As the official logistics partner of Expo 2020 Dubai, UPS is an important player in the lead-up to the event. Like other world expositions, Expo 2020 will bring together visitors from all parts of the world to share solutions to global challenges. And like past expos, Dubai is planning for an unforgettable experience with hundreds of new buildings, events, and attractions for visitors to enjoy. While we have expertise managing logistics for mega-events like the 2008 and 2012 Olympic Games, the six-month-long Expo 2020 will be an effort unlike any other.
When Jenny Rosado started her career with UPS, deliveries were tracked on clipboards and modern power steering was still years in the future. More than 30 years later, this Circle of Honor delivery driver reflects on what’s changed—and what keeps her at UPS.
I started at UPS back in 1989. I had taken a semester off from college and my intention was to go back and finish. Then, I happened to meet a friend who said, “Why don’t you come to UPS?” I planned to do it for a few months, but soon I realized that school wasn’t the path for me. I never looked back.
Healthcare and life science shipments come with unique demands. Temperatures are precisely controlled. Conditions must be continuously monitored. And when lives are affected, delays are not an option.
Better meeting the needs of the healthcare and life sciences industries is one of UPS’s strategic priorities, and we are rapidly improving our technology and capabilities in this space, including the delivery of shipments to remote areas.
When disasters occur, relief teams are often faced with an excess of donated materials that are not needed and can even be detrimental to providing support. The influx of unnecessary materials can slow the progress of delivering goods to those in need. Even the right supplies can be problematic when they reach the wrong location or arrive at the wrong time—such as before there is a place to safely store them. The result is that, according to the National Science Foundation, up to 60 percent of goods donated after a disaster end up going to waste.
Dionis Cochrane knows how to bring out the best in people and inspire them to capitalize on individual strengths when working toward common goals. The North Atlantic District Operations Business Manager has been with UPS for more than 16 years. Early in her career, she was tapped to participate as a mentee in a pilot program she later learned was the cornerstone of the Women’s Leadership Development Business Resource Group (BRG) in the North Atlantic District. It wasn’t long before she emerged as a leader.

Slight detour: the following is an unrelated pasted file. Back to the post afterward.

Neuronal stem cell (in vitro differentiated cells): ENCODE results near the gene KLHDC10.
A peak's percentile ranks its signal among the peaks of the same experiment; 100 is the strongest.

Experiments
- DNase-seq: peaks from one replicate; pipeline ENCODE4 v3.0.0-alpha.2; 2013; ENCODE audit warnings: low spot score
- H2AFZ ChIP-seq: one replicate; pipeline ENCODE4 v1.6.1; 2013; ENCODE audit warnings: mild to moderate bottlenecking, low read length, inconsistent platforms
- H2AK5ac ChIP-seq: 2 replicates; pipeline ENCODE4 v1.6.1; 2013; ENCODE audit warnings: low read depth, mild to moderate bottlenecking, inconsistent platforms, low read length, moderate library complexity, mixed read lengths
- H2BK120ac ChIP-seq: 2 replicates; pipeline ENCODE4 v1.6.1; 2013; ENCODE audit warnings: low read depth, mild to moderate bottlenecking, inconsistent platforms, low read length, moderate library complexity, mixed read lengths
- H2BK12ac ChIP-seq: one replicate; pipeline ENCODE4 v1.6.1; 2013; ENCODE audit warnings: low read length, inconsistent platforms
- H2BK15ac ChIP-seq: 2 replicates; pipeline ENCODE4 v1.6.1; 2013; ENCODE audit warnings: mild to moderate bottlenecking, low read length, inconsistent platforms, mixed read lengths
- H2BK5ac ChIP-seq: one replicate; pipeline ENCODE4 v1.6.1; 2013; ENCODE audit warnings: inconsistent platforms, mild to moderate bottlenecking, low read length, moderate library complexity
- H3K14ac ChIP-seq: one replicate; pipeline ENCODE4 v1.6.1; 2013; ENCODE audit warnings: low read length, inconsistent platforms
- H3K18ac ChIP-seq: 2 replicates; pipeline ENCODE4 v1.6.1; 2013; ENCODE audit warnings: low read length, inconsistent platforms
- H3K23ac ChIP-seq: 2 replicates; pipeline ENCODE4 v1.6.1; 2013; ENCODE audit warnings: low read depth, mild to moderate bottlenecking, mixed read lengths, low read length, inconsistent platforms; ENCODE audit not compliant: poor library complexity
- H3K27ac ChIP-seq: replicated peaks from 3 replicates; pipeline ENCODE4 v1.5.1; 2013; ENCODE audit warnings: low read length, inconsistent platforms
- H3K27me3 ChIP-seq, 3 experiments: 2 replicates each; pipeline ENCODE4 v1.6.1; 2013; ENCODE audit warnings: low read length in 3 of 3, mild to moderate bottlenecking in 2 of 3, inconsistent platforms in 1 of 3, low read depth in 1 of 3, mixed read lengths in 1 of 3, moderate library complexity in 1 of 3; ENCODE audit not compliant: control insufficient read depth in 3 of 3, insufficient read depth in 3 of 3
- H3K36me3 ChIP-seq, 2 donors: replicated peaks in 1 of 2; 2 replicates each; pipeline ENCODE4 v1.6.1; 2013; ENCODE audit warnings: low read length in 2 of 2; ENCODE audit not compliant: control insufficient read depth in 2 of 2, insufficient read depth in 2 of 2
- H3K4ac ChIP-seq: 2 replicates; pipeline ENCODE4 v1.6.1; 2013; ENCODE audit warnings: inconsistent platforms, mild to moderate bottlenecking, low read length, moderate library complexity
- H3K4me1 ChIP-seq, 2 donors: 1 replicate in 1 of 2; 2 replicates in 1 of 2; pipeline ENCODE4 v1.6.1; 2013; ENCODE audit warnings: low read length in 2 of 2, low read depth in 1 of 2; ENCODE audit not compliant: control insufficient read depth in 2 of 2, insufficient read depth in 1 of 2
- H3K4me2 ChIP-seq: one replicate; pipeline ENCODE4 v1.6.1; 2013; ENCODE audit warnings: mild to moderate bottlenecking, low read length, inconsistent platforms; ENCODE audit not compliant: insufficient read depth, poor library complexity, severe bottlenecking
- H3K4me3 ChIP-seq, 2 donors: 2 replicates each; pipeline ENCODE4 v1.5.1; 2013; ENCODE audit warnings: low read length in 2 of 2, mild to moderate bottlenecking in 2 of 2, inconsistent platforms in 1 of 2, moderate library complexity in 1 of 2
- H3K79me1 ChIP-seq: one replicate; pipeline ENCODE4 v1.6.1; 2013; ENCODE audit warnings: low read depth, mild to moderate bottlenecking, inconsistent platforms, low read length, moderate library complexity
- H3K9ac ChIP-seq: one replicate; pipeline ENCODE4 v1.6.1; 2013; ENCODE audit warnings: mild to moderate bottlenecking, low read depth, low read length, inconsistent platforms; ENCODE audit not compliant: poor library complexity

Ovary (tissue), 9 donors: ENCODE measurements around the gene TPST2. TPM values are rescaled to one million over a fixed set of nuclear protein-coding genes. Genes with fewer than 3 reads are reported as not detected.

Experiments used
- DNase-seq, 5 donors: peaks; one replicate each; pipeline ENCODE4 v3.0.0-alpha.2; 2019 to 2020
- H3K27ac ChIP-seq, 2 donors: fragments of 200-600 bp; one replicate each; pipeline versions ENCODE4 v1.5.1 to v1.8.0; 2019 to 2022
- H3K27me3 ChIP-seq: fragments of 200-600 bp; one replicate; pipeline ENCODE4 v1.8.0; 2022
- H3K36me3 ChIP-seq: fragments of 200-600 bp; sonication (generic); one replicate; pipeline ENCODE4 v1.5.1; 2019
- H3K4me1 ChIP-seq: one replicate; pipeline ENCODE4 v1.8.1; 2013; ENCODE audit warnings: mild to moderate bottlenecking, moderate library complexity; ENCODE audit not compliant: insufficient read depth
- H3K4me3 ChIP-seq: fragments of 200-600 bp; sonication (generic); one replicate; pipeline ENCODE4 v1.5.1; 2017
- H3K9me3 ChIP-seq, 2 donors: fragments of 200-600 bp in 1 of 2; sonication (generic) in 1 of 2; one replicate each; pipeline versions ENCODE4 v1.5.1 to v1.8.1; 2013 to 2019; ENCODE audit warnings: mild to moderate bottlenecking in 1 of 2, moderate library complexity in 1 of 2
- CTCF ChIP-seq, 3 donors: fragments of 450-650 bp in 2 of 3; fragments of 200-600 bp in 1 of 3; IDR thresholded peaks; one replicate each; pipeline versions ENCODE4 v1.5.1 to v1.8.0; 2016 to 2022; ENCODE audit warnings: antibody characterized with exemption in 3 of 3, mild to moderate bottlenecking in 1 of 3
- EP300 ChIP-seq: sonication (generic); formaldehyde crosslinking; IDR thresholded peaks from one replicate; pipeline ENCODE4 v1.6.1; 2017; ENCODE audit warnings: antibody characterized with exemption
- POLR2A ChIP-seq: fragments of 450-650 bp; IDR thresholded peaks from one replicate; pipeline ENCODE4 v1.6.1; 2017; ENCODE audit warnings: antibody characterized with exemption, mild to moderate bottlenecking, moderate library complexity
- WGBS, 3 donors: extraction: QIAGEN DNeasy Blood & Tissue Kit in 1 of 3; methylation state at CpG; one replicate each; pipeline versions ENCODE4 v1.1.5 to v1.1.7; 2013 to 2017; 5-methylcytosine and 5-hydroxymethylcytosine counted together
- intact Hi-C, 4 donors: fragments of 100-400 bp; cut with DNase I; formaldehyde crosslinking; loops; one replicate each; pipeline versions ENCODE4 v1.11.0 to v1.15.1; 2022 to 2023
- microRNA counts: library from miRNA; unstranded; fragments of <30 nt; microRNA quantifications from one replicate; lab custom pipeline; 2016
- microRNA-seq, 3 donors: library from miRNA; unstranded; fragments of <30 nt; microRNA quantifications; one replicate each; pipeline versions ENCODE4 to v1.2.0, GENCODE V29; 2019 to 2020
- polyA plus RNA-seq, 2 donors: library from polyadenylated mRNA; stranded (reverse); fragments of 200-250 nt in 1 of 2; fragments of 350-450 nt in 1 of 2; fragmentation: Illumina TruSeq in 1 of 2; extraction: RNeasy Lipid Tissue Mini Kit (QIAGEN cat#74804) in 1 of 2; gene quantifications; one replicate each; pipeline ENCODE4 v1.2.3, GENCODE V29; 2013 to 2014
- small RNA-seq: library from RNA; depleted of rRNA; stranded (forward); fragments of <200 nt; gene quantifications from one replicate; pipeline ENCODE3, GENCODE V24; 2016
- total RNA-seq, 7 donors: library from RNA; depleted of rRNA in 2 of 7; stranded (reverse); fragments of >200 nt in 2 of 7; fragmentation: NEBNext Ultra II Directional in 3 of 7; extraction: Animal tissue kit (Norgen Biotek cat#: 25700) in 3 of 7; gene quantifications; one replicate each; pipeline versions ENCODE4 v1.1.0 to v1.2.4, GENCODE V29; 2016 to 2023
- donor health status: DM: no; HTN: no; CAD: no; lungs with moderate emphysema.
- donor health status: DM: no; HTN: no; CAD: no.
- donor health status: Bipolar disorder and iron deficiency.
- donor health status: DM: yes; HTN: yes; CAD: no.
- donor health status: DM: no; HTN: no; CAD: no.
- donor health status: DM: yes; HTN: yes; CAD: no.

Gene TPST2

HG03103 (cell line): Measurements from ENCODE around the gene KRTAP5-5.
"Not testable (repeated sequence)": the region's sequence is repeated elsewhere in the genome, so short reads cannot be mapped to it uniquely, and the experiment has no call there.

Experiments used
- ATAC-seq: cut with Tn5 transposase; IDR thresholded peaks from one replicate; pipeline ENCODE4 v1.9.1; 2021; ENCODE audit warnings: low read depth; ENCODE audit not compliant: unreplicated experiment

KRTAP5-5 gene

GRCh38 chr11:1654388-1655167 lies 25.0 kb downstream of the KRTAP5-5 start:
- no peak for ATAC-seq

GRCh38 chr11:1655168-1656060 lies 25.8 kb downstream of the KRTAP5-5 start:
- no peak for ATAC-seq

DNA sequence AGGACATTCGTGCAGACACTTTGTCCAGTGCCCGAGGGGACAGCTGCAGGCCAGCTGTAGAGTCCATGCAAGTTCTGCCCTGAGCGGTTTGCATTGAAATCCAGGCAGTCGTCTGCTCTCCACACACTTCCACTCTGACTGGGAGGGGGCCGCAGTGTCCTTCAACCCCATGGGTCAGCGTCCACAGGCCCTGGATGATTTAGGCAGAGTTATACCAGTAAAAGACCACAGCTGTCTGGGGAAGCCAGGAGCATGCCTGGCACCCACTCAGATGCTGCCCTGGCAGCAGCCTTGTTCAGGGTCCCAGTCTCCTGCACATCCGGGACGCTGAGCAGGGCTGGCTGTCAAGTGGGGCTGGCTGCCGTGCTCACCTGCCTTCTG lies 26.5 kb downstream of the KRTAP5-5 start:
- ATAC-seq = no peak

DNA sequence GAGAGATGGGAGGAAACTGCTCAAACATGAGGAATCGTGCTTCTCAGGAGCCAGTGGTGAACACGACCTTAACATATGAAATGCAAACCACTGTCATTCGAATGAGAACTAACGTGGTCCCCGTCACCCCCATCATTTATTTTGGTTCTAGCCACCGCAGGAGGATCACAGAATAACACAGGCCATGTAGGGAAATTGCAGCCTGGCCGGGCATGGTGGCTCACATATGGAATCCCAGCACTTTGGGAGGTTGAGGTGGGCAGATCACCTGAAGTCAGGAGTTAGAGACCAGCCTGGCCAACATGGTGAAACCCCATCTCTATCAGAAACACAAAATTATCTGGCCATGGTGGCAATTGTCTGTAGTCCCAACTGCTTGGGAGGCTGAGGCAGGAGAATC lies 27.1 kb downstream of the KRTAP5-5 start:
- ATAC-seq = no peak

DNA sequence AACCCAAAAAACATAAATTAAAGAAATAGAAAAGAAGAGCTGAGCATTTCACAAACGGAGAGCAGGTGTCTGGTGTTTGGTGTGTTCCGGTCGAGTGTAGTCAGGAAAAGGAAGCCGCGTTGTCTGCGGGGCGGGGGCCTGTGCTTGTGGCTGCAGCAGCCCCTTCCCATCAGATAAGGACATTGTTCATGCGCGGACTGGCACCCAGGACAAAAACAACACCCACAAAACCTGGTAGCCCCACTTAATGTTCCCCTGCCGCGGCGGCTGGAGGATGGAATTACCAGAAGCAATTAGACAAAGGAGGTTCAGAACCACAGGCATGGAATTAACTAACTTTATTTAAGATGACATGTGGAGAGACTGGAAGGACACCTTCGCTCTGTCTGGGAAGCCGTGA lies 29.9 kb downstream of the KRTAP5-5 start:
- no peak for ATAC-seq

Being a woman in a technology-driven career can often mean being the only woman in the room. So, in 2019, UPS launched our Leadership Summit focused on increasing the representation and advancement of women in technology at UPS.
As e-commerce transforms the experience of buying and selling goods, consumer expectations are changing rapidly. Today’s consumers desire not only faster delivery, but also more options and information about when and where their orders will arrive. To help sellers keep up with these demands, UPS announced several service enhancements that not only improve convenience and control for consumers and small- and medium-sized businesses (SMBs), but also reduce the environmental impact of deliveries.
After a literal bittersweet encounter in the African nation of Chad, I felt compelled to create a company to address gender inequalities and help empower women so they can find their voices.
Let me explain: Working as an environmental scientist and chemist, my consultancy work brought me to Chad, this land of the most beautiful wild mango trees. Never one to pass up the opportunity to indulge in succulent mangoes, I had my fill courtesy of a family whose mother and children climbed the trees in the hot sun to harvest the fruit for me to eat.